|Gripping the gunwhales|
But as a parent, I struggle with my reactions when I hear my boys using words or phrases that have a more R-rated connotation. If I discourage it, their unending curiosity is sparked and it's likely to make using the language a very enticing way to get a reaction from their mom. But if I ignore it, I run the risk of seriously awkward social situations.
My three current dilemmas:
My 6 year old has been shouting, "that's the money shot!" as he kicks the football around the backyard. He just means it was a perfect kick and that it went exactly where he wanted it to go. I mean, his contextual use is completely accurate, but he's also totally ignorant of the origin of that phrase. Our neighbors are outdoors a lot. They are going to think we let him watch Boogie Nights.
Similarly, when we were driving in Oakland near the Carnegie Museum complex, my husband was paralyzed with laughter when the same son shouted, "Look Dad, a whale tail!" To my 6 year old (and me) the only possible definition could be the tail of a real whale, and in this case, it was the huge poster advertising the whale exhibit at the museum. But to my street-savvy spouse, it referenced a rather questionable fashion choice. Luckily the car windows were up, or quite a few Pitt students would've been disappointed that there wasn't a "real" whale tail for their viewing pleasure.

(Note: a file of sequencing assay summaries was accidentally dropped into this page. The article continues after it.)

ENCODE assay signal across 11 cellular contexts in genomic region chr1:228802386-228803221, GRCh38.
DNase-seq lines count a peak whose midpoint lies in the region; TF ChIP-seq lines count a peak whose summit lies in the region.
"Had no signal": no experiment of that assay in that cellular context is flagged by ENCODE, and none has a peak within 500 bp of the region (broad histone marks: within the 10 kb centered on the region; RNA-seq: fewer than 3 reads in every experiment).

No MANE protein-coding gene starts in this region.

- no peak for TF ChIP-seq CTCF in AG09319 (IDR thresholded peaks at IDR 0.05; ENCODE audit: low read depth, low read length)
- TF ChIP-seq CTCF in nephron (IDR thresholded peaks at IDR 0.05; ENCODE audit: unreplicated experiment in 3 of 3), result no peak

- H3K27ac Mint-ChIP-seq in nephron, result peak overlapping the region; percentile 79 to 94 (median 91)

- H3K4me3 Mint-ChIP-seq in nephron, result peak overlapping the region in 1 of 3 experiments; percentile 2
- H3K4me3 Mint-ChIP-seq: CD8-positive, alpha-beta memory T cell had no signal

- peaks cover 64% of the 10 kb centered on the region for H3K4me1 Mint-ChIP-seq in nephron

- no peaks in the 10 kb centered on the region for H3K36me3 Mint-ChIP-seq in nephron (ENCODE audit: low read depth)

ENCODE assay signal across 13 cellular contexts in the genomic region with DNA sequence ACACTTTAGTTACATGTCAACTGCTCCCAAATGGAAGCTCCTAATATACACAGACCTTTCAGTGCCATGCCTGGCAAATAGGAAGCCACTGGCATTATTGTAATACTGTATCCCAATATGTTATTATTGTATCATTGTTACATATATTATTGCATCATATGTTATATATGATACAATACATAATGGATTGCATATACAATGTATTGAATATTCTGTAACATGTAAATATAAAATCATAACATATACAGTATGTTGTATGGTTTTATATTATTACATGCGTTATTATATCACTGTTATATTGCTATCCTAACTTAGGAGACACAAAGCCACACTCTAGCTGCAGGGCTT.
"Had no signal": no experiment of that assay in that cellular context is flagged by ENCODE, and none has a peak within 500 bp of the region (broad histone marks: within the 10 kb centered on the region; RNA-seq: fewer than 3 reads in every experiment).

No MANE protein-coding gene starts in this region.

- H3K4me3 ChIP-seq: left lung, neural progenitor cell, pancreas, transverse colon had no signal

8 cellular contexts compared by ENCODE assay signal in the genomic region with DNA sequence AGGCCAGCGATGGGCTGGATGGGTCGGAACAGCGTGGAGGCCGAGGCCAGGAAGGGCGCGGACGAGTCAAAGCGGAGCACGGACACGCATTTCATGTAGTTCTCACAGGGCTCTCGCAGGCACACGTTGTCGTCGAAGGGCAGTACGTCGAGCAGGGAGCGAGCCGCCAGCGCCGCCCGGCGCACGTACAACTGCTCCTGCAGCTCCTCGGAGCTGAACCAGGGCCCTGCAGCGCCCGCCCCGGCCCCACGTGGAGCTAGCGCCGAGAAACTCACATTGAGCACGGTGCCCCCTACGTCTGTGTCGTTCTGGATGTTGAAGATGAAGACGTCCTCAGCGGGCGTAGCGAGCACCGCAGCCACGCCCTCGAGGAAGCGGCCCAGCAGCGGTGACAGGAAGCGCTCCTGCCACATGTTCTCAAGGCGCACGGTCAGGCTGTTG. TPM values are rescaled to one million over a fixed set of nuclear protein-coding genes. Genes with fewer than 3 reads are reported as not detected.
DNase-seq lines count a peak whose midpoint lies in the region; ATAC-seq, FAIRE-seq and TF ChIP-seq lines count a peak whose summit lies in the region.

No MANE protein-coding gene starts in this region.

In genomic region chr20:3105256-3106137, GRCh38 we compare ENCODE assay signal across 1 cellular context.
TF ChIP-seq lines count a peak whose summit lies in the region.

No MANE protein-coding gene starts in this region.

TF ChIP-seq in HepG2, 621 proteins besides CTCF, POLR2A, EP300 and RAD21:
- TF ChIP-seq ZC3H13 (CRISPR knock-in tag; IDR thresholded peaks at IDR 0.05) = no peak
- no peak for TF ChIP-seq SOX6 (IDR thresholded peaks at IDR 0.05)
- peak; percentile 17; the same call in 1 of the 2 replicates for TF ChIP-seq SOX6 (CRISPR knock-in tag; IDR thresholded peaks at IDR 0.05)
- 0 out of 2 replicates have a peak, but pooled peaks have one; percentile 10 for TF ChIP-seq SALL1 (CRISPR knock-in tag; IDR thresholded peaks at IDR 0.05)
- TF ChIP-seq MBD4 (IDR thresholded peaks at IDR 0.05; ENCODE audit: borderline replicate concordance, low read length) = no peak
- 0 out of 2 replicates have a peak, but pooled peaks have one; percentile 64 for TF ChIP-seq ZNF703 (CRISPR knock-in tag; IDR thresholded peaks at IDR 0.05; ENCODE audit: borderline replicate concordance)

|Who loves nuts?|
Finally, my 4-year-old was crying last night, very loudly, and saying, "I need my nuts!" It's really just his undying love of pistachios as his before-bed snack. He really loves those nuts. But what if he starts mentioning to other kids how much he loves his nuts? How am I going to explain that to the parents from daycare? Surely they've been in the same boat, wondering how they are going to explain that the phrase "poop deck" doesn't mean this actually where you poop and no, no one's pooped on this deck. It's just a phrase, and no I don't know where it came from. Just eat your nuts.